For example, we all may have noticed the type of advertisement that states “calves available from Master Herd Sire which cut 20 pound of Grade “A” velvet at 4 years of age”.    A good cutting bull, eh!  But wait, when we check the bull’s registration certificate it says he is almost 7 years old.  What’s missing here?  What did he cut in year’s 5 and 6?  You can almost bet, that his velvet was nothing to talk about ... otherwise the seller would have!   So much for that terrific bull, maybe he’s just a  rather average 20 pound 7 year old.  Nothing to brag about there, so neither are his calves.  

                Those missing puzzle pieces sometimes tell you something.  Something that could be critical.   Something you might just need to dig for.   Just like the real estate business that uses the “rustic cabin” phase to actually mean an old shack without plumbing, similar catch phrases can spell disappointment in the elk business.  No dictionary of sales terms is available for elk, so you must learn these euphemisms yourself by experience ... experience by looking and asking questions.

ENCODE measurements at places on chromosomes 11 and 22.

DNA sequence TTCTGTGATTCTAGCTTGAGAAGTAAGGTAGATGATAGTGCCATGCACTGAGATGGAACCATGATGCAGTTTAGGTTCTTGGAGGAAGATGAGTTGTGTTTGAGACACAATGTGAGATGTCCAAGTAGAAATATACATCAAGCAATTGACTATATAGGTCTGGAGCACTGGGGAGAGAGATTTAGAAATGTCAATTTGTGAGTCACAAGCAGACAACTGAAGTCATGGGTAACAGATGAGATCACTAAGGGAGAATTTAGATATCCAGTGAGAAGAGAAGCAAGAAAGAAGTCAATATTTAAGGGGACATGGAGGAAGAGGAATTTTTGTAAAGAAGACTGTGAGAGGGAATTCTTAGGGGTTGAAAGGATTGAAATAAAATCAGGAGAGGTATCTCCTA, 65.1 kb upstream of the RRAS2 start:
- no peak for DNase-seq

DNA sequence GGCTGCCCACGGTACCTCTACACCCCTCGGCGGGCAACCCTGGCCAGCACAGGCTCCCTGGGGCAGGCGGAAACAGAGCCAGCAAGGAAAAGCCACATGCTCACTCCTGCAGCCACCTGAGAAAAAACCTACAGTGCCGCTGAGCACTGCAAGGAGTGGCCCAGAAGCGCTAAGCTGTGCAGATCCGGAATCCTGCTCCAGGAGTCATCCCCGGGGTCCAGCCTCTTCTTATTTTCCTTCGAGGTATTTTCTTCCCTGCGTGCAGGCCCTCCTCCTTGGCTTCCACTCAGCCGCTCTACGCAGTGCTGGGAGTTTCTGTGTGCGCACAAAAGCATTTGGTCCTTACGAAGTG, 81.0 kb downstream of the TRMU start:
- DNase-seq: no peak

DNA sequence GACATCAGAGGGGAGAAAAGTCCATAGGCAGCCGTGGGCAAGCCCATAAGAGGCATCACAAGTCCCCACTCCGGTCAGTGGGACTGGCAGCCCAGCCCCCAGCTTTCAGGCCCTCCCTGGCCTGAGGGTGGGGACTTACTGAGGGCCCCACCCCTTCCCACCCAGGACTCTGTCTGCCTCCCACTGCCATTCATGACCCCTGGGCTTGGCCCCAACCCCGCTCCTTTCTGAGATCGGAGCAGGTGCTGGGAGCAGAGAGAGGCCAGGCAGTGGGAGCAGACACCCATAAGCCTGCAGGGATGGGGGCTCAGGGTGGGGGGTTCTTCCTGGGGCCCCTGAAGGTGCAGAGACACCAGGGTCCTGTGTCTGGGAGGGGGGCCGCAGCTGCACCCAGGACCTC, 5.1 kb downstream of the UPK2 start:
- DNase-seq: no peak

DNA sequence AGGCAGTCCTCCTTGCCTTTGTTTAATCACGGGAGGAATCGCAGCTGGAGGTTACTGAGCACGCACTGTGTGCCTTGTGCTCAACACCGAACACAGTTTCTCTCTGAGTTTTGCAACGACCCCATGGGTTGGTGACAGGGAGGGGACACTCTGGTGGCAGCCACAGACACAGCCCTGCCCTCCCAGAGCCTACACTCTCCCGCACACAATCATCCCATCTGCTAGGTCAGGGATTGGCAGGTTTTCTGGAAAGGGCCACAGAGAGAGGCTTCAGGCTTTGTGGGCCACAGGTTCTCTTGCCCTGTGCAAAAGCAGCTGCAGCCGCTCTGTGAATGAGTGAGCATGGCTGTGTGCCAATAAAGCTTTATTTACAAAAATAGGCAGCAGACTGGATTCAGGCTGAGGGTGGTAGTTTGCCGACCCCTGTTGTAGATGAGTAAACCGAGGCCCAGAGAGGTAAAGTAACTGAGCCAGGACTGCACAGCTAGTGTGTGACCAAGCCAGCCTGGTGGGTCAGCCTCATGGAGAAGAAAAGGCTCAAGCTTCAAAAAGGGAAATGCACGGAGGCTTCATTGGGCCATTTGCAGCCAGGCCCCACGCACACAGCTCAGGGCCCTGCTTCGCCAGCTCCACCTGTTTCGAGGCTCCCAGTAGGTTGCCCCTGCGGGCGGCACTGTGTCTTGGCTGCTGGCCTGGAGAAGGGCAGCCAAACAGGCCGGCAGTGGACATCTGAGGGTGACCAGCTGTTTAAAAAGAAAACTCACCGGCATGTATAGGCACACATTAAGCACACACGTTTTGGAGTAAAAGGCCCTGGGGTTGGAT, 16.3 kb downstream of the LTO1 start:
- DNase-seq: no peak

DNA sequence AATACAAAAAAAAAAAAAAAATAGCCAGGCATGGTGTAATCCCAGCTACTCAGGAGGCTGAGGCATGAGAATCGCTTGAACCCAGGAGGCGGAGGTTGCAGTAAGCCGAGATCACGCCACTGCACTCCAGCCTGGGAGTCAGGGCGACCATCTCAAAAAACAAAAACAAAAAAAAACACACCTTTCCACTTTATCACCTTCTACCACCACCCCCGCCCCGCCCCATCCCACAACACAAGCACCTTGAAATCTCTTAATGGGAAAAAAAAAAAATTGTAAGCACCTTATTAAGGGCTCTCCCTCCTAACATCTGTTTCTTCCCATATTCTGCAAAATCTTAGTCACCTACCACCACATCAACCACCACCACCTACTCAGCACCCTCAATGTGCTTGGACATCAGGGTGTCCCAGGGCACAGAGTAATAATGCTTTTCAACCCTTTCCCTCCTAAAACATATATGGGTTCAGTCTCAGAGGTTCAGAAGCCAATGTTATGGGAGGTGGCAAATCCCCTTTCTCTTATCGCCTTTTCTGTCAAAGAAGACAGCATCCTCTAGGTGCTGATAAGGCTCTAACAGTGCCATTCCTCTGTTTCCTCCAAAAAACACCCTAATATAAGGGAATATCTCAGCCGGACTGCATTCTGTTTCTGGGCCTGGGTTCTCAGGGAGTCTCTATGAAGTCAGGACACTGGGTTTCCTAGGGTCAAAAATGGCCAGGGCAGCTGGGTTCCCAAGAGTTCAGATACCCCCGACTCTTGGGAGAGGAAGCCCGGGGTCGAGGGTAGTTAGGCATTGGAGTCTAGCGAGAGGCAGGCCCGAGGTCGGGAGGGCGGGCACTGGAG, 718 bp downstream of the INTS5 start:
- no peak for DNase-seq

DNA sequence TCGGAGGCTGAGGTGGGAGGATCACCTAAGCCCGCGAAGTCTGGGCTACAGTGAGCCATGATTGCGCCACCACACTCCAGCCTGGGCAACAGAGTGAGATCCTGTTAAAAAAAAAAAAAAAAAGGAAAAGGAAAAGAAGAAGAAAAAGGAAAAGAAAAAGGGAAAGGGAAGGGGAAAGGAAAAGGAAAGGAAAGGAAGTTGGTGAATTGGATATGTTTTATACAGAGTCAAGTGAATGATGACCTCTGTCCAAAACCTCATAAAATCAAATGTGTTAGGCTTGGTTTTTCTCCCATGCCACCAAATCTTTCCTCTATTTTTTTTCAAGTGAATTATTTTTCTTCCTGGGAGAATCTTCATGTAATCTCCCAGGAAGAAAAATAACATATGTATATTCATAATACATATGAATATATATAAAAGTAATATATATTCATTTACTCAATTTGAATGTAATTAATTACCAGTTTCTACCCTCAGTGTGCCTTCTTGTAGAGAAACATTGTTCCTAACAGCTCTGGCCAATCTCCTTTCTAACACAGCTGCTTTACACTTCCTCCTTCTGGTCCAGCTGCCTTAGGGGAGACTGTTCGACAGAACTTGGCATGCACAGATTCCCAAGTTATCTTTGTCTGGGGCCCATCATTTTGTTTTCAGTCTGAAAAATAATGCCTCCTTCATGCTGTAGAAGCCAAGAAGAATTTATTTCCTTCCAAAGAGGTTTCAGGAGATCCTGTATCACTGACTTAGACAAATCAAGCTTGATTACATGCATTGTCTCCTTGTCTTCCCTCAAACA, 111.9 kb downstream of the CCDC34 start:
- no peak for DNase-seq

Well, is there an easier way of keeping track of all these necessary questions?   No, not really.  You must be disciplined enough to ask the questions and listen for the correct answer, and then record the necessary information.  Each situation is different.  Be flexible, but diligent.  To make life a little simpler,  the attached “Elk Buyers Sheet” is one I’ve started using.   It will help get you started down the right path.   Everyone out there has there own questions they’d like to have answered, but these are some of the bare minimums needed for a good decision.   Some of these questions are as basic as the elk business itself, yet many are very rarely asked.  Failure to have such information can lead to real financial grief.